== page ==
Follow up and Management of Serologically Active Clinically Quiescent Cases in Pediatric Systemic Lupus Erythematosus

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Submission ID :
ESPR395
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Abstract: :

Background: Systemic Lupus Erythematous (SLE) is a chronic autoimmune disease characterized by a variety of clinical manifestations and serologic changes, classically following an undulating course of activity and quiescence, often resulting in multisystem organ damage. In 1979 Gladman et al identified a subset of adult SLE patients who presented with serologic abnormalities in the absence of clinical symptoms. There is ongoing research regarding the efficacy of treatment for these serologically active and clinically quiescent (SACQ) patients. This patient population requires a tailored approach to management because treatment protocols should depend on the existence of pathological consequences to the SACQ episodes. These considerations are especially pertinent in patients with pediatric-onset SLE. Pediatric-onset SLE patients have a greater risk for renal, central nervous system (CNS), and hematologic manifestations, as well as more organ damage. 

Objective: We sought to identify the presence of serologically active clinically quiescent (SACQ) episodes in pediatric Systemic Lupus Erythematosus (SLE) patients. We looked at serologic biomarkers associated with SACQ episodes and discuss risks and benefits of escalating treatments.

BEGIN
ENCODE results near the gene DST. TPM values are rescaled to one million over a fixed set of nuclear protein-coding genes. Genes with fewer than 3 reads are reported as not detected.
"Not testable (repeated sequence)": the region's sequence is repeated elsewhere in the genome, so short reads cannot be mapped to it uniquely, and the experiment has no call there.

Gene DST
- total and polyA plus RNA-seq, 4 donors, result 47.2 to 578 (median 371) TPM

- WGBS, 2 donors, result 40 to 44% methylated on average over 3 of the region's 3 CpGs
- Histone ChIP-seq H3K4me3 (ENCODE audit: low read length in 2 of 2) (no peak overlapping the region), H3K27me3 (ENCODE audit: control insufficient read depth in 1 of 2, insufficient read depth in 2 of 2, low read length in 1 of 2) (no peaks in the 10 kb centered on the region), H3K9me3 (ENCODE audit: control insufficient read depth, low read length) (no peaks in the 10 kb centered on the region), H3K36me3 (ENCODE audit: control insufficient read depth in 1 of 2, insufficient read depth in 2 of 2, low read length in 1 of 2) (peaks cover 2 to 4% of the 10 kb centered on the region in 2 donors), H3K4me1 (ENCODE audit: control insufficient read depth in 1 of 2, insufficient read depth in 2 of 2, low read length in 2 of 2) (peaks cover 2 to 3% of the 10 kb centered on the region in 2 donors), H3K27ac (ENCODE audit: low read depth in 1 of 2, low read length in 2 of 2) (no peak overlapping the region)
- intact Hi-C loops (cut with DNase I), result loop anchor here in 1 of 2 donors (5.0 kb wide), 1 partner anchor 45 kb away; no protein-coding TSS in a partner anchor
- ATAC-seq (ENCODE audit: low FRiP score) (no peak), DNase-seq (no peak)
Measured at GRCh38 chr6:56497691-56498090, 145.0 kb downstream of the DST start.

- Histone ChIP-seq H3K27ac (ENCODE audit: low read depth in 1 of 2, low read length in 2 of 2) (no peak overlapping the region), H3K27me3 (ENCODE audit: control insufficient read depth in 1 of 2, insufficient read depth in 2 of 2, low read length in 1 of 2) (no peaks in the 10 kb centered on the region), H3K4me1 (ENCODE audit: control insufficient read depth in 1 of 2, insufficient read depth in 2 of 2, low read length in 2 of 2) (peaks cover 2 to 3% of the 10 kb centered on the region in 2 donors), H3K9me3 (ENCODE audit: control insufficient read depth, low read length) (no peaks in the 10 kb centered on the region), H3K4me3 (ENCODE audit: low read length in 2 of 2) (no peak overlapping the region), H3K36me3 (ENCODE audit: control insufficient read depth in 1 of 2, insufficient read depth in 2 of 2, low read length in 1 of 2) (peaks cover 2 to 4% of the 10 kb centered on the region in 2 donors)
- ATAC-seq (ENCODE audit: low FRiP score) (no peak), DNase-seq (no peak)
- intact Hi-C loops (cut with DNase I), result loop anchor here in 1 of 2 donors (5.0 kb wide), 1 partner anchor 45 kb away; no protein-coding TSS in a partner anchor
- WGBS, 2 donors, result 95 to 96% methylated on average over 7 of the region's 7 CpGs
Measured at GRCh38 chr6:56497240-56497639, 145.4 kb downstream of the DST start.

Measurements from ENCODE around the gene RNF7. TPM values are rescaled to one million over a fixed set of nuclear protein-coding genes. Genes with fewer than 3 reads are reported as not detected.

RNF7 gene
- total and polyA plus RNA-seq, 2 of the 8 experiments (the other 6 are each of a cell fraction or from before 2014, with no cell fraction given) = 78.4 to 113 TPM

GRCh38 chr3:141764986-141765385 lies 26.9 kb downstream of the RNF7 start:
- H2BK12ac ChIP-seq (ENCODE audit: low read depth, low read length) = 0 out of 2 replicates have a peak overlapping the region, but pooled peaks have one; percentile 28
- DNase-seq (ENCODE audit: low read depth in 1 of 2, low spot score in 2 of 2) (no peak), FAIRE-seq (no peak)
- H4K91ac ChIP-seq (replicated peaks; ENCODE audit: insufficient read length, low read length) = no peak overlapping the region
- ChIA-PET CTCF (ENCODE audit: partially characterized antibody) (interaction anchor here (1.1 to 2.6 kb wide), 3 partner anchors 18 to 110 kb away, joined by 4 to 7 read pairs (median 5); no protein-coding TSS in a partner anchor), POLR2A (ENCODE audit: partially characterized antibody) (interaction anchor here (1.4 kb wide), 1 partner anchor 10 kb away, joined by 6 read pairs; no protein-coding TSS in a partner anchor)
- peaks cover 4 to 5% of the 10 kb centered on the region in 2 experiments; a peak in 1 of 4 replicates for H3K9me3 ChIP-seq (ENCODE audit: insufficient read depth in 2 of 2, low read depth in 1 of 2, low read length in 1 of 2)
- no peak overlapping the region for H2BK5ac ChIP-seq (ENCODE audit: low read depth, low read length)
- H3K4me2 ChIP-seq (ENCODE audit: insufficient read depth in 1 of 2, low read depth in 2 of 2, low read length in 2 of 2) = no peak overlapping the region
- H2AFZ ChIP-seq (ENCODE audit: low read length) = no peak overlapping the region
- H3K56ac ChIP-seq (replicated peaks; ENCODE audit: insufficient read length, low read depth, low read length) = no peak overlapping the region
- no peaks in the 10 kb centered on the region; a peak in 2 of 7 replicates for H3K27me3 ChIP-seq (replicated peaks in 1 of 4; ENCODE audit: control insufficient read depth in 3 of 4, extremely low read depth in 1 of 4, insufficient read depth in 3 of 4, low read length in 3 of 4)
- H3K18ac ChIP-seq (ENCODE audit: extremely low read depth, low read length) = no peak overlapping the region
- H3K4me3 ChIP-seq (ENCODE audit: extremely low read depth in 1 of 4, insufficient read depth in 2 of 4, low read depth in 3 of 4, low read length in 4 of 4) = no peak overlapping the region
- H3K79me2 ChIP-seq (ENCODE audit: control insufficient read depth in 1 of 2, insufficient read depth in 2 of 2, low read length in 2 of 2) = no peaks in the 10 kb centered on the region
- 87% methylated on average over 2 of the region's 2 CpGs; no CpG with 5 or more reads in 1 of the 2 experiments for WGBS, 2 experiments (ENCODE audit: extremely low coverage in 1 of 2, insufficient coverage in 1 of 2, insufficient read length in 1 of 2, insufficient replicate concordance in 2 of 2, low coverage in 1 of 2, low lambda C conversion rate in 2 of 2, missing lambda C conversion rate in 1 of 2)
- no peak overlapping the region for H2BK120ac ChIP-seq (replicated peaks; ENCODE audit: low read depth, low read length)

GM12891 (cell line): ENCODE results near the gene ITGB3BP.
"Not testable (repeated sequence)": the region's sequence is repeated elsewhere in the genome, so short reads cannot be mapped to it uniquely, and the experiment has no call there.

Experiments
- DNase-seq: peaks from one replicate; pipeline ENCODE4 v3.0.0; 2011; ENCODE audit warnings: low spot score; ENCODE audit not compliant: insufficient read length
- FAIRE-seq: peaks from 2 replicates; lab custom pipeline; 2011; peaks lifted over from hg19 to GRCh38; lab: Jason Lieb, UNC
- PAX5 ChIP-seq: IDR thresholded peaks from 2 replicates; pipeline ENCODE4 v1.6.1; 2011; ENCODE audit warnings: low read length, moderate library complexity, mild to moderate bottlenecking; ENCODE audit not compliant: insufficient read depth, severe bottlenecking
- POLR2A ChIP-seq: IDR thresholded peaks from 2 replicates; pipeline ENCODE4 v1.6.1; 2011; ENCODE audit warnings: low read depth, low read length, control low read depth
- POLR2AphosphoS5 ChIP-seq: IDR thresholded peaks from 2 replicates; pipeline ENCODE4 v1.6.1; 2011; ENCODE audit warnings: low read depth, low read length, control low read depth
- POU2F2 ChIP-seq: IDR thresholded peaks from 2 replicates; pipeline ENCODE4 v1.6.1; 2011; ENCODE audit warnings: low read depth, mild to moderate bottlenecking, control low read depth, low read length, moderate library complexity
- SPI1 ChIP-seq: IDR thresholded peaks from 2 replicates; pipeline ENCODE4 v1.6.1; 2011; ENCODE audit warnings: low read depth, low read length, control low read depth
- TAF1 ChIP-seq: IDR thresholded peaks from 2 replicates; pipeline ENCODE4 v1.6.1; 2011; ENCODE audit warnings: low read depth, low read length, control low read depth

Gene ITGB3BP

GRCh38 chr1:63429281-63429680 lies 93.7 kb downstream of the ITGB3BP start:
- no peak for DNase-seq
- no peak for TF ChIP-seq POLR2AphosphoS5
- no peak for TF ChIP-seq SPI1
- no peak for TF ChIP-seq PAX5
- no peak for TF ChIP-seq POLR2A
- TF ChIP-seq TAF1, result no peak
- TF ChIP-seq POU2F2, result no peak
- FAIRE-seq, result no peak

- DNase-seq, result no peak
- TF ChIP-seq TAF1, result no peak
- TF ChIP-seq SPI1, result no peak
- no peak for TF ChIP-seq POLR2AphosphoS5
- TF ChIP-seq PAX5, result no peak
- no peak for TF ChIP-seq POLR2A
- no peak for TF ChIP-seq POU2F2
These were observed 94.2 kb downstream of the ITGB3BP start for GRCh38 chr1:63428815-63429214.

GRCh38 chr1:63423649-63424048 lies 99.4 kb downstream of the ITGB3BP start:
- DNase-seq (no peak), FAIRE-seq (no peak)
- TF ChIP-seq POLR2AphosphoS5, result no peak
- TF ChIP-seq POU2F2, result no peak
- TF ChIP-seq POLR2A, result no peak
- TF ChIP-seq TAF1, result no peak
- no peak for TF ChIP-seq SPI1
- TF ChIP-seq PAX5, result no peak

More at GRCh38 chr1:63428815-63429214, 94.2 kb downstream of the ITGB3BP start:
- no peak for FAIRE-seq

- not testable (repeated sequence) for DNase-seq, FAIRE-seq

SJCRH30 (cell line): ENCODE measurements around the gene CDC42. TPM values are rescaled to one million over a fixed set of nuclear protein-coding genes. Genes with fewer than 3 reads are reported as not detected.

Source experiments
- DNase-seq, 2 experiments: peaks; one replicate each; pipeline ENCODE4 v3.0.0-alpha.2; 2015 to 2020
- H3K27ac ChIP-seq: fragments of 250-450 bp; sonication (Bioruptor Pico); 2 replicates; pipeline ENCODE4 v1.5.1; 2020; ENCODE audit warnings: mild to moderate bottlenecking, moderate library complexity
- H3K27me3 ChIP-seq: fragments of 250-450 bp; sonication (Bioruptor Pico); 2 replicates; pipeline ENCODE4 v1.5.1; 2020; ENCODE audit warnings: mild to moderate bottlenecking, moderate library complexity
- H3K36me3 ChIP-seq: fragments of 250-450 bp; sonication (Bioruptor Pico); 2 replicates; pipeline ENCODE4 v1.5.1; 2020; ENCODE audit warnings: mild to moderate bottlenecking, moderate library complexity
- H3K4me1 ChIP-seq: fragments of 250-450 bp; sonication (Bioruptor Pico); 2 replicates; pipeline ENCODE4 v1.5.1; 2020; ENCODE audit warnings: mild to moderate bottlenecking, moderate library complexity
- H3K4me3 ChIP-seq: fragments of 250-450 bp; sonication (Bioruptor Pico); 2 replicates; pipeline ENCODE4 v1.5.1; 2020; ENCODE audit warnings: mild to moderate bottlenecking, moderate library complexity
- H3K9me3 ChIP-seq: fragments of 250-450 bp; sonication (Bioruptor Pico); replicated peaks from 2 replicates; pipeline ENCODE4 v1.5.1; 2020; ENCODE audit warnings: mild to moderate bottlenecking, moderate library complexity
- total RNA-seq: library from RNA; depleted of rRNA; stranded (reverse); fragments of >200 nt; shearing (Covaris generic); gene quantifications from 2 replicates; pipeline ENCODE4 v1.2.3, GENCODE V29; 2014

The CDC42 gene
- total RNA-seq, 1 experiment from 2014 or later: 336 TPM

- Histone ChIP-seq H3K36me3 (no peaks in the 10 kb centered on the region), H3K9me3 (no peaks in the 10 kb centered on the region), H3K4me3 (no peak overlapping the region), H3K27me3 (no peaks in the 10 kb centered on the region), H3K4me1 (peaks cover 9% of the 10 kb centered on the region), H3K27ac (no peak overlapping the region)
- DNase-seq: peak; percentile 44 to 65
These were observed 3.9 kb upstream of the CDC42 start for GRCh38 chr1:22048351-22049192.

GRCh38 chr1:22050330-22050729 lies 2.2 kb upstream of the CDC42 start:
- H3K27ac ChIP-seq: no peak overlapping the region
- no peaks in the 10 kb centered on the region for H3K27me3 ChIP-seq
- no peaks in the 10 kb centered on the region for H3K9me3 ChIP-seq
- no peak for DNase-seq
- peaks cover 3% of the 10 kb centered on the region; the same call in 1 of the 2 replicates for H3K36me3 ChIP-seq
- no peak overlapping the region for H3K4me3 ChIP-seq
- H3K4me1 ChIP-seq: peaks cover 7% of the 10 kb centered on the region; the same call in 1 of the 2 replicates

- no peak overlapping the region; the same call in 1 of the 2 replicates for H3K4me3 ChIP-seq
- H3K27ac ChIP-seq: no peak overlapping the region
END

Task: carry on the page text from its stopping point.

Methods: We evaluated 25 pediatric SLE patients, 13 of whom experienced SACQ episodes. SACQ was defined as two consecutive clinic visits without any clinical symptoms or clinical exam findings of a lupus flare, but either elevated anti-dsDNA antibodies and/or low complement (C3 or C4) levels. 

Results: Among the 13 patients who experienced a SACQ episode, there were a total of 24 episodes, with each patient experiencing 1-4 SACQ episodes. ESR (erythrocyte sedimentation rate) was the most commonly elevated laboratory marker in a SACQ episode, followed by low hemoglobin levels, and then elevated anti-dsDNA antibodies. Of the 17 episodes treated during a SACQ episode, 15 (88%) did not progress to a clinical flare within six months, while two did. Furthermore, of the 7 patients who were not treated during their SACQ episode, 2 (29%) continued to be SACQ without flare, whereas 5 led to a clinical flare within six months. 

Conclusion: SACQ episodes were identified in pediatric SLE patients, suggesting that the presence of SACQ is not limited to adults with SLE. Serologic markers such as increased ESR, hemoglobin, and elevated anti-dsDNA antibodies are preliminarily associated with pediatric SACQ episodes. Treating these SACQ episodes in pediatric SLE patients was less likely to lead to a clinical flare within six months when compared to not treating (P<0.05). More research with a larger sample size is needed to define SACQ episodes, determine the prevalence in pediatric SLE patients, and establish SACQ treatment guidelines. 



Jacobs School of Medicine and Biomedical Sciences
Jacobs School of Medicine and Biomedical Sciences
Oishei Children's Hospital
Oishei Children's Hospital
Oishei Children's Hospital
Oishei Children's Hospital
Oishei Children's Hospital

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